Houndmouth Review: Sweat and Smiles at Historic Scoot Inn

by Dan Radin

In the kind of night where the heat weighs like a hot day in Sedona, Houndmouth’s signature vocal-layer rang through the sweaty outdoor stage Wednesday at Austin’s Historic Scoot Inn. The band didn’t need to play ACL Fest (again) this year- they packed the house all on their own.

6G0A6647Houndmouth is one of those bands that seems to fly under the radar for most audiences, but when you see them play live, you understand why they draw crowds. The band’s multiple singers (Matt Myers (guitar, vocals), Zak Appleby (bass, vocals), and Shane Cody (drums, vocals) could have each been the lead frontman in their own right. The guys had their vocal chops down to a science; they didn’t miss a note.

6G0A6575The band flaunted and bopped around stage with the energy of a teenage punk band. They looked like twenty-somethings that still skateboard to 7-Eleven for gas station nachos. Houndmouth’s well-rehearsed garage rock matched the crowd’s contagious energy. And they smiled a LOT.

6G0A6510While Houndmouth’s personnel has changed a bit since their 2011 debut (now touring with a pair of phenomenal saxophonists and keyboardist), the sound has never been better. Each player listened amongst each other for builds and fills, and passed the lead vocals to bandmates with precision between songs. Myers, Appleby, and Cody were all in total control of the songs they each sang. The audience loved the versatility.

Everyone knows Houndmouth for their 2015 smash, “Sedona,” but the band revealed how much they’ve evolved since. Many songs danced on the edge of punk and blues, while a melodic rock drove the core of the act. They flashed hints of The Strokes and The Front Bottoms with vocal harmonies and saxophones woven together. The older Louisville-infused songs still caught the most eyes from the crowd, with home-cooked favorites like “My Cousin Greg” and “Hey Rose.”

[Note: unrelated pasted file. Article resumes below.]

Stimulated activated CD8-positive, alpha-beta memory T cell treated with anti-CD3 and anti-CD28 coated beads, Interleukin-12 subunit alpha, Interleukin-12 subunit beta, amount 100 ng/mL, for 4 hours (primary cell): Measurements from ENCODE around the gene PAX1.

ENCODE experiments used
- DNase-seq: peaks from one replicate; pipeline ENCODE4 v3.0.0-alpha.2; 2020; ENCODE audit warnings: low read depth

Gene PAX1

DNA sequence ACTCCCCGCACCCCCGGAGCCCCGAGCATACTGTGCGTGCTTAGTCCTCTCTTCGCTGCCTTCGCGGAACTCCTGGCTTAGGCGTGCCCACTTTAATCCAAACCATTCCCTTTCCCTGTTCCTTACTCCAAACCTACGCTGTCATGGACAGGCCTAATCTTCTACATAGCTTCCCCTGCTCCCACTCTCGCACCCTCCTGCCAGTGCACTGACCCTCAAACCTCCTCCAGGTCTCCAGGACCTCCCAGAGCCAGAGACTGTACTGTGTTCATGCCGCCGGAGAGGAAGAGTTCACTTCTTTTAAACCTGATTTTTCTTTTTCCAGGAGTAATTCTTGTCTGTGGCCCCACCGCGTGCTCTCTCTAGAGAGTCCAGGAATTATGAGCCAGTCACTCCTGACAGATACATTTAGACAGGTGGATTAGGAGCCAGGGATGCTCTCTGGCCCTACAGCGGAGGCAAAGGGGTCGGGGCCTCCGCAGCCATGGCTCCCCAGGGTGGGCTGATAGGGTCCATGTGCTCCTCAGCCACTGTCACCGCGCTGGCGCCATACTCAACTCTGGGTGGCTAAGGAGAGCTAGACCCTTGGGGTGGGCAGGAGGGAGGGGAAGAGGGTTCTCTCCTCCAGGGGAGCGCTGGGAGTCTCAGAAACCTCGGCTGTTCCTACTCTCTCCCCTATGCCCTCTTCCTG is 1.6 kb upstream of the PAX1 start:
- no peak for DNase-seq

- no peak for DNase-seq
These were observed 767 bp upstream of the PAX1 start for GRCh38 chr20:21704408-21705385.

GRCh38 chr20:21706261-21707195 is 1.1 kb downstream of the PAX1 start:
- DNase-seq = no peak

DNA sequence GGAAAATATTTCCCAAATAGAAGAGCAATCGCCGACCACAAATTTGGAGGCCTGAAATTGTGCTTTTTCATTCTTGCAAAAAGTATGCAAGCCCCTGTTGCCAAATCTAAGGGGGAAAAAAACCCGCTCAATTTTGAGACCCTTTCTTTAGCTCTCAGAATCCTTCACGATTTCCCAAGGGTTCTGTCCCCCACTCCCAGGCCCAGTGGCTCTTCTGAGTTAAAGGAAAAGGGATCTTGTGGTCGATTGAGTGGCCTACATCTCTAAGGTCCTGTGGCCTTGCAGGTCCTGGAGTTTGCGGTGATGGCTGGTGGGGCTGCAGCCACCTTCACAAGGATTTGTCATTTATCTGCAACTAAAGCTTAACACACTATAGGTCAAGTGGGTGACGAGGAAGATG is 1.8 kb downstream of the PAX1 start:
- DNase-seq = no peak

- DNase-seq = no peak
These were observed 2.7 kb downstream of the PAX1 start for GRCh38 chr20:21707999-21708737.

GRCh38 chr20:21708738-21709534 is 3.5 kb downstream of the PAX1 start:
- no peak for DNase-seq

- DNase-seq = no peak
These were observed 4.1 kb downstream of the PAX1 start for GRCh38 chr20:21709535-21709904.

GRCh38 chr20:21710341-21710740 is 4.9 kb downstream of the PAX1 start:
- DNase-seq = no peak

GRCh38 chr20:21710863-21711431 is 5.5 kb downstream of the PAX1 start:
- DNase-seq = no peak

Houndmouth’s sax-driven lineup backed a smooth dynamic to the multi-faceted band. The band built exceptionally strong energy to explode into a Clarence Clemons-like solo at the top of “Darlin’” and “Penitentiary.” The musicians were prone to feeding off each other, and then dropped to snap right into a southern groove.

Opener Jerrod Dickenson started the night in a similar easy fashion. Accompanied by his singer/utility musician wife, his storytelling of growing up in Texas himself was well-received and appreciated by the crowd. By the end of his set, the sweaty audience was ready to dial it up.

Much like Dickenson, Houndmouth seemed genuinely happy to be performing. There was smiling, talking to each other between songs, laughing with the audience, starting claps, cheering along with arm pumps for the 3-song encore. Well before the end of the night, everyone was smiling and singing along.